Baraboo District EMS agreed to continue staffing a rig in Adams County for an additional two weeks with an option to extend the contract for another three-week term beyond that, officials said Thursday. The Adams County Ambulance Committee agreed Tuesday night to extend an offer to Baraboo District EMS to cover 911 calls in the county. The committee met Tuesday night to figure out who will be providing 911 services in that area after an ambulance service was shut down last week. Ambulance Committee Chair Jesse Pitzley told WISC-TV the committee approved a motion to extend an offer to Baraboo District EMS to handle all emergency calls in the county, with no end date scheduled for the service. However, Pitzley said all nine towns must meet before Friday to approve funding for the deal, and the committee will need to meet before 5 p.m. Friday to sign paperwork to approve the deal. Pitzley said the ambulance service will provide coverage for nearly 10,000 people in Adams County. The committee met in Adams to discuss the contract it has with Adams County Emergency Services (ACES). ACES was shut down by the state last week, citing safety violations with its ambulances and issues with licensing and approvals. The state also revoked the EMT license of ACES owner Christopher Quinnell, citing a recent guilty plea for attempted sexual assault of a child. Baraboo District EMS has been covering calls since 7 p.m. Thursday, and has been billing customers for the rides, but is not yet being paid by any municipality in Adams County for providing the service. "We've done some very rough preliminary numbers, and I'm still getting them in today," Chief Dana Sechler said. "Based upon the call volume we've had thus far and what our expenses are, we're right at that breaking-even point as of today." Sechler said they've responded to 13 calls since they started service and if they move past that break-even point they will bill the communities in Adams County for the remainder. "All I can say is I'm waiting to hear back from the Adams County Ambulance Commission on what their proposal is and if they would like us to be there beyond Friday," Sechler said. A spokeswoman for the state said there was no definite timeline on when a final decision may be made on the ability of ACES to provide ambulance service.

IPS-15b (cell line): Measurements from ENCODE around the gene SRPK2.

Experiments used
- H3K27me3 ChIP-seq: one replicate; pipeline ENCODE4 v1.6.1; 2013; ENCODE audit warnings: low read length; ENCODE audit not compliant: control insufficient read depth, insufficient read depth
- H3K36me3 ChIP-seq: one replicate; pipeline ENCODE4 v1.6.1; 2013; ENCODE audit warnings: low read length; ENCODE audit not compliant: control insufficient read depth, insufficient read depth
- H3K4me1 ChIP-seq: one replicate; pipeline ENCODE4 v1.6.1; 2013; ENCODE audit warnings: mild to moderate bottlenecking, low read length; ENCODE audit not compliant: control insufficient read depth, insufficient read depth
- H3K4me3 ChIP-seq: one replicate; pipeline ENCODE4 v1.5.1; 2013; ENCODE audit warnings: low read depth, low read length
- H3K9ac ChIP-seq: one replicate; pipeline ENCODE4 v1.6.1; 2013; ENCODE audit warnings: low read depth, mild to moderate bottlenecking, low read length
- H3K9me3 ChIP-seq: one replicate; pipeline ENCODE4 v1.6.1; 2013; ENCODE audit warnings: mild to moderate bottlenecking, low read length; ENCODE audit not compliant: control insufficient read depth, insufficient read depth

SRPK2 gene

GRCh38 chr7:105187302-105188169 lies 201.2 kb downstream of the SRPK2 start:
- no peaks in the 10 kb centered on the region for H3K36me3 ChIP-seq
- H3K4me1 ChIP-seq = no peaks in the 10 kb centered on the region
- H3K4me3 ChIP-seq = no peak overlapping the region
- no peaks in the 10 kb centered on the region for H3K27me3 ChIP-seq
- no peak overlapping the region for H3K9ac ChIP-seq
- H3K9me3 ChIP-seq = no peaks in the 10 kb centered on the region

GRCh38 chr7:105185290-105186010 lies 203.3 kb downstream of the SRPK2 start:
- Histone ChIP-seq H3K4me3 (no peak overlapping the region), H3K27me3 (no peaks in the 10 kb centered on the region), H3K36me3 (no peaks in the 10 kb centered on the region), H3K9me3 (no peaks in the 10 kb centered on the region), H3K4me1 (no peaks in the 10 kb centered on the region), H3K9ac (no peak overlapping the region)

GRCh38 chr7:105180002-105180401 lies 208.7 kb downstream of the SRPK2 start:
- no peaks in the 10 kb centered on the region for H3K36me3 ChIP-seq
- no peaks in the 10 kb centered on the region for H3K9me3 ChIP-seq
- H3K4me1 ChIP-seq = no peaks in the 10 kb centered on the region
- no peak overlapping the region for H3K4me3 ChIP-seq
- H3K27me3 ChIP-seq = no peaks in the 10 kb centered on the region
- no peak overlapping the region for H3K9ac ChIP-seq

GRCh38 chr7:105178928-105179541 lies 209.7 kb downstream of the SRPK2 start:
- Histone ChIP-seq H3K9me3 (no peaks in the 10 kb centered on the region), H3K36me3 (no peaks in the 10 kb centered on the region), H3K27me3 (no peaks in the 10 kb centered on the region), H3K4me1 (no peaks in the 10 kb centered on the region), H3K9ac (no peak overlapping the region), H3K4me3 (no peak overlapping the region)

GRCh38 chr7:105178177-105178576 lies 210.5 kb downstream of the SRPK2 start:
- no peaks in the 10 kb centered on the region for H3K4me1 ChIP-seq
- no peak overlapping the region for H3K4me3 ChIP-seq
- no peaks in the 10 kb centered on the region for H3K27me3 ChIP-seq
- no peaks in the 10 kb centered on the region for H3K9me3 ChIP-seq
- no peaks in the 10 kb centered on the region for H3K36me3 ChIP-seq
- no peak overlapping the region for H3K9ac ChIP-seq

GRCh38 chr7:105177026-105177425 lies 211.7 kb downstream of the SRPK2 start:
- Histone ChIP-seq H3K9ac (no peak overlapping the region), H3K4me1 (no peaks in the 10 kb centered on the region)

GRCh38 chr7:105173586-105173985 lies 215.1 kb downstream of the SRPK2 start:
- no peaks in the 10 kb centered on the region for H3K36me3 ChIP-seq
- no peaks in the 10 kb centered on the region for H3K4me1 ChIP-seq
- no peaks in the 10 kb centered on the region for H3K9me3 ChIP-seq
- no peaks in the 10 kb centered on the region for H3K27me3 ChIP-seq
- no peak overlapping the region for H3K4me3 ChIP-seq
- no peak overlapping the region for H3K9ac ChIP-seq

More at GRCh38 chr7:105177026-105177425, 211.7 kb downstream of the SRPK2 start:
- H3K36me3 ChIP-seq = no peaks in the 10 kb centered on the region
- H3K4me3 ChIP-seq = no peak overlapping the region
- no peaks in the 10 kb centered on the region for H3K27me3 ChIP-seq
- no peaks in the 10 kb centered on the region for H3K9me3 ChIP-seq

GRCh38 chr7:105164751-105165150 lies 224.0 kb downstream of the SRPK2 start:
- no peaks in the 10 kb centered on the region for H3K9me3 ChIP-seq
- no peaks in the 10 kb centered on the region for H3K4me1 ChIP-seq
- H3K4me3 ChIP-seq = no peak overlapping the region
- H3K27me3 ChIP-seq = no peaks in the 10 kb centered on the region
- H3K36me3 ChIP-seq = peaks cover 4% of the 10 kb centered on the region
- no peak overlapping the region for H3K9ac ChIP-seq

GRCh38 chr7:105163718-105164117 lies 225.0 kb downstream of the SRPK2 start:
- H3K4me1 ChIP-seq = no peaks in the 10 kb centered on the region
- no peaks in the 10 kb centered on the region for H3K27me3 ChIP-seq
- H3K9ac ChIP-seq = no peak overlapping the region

Published: Thu, 26 May 2016 23:18:04 GMT

Scammer texting Craigslist car seller attempts fraudulent check scam

A west Madison man avoided a check scam as he tried to sell a vehicle on Craigslist, police said. Madison police said A 41-year-old Waterford Road resident posted a car for sale on Craigslist. His asking price was $1,500. The seller received some grammatically poor texts from someone who wanted to buy the vehicle claiming to be a soldier at "camp."  The seller got a check for $2,300 in the mail, $800 over the price of the vehicle. The business check was issued from an Ohio-based bank, so the seller contacted the bank--which was a legitimate bank--and learned the financial instrument he received is connected to a closed account, and that a series of fraudulent checks have been issued from that closed account in recent months. The seller contacted Madison police, and an investigating officer told him to expect contact soon from the crook. Police said in this type of scam, the fraudster requests the seller return a portion of the overpayment. The seller was asked to MoneyGram $700 to a California address. The fake buyer told the seller to keep $100 of the overpayment for his trouble. Police said the seller didn't fall for it.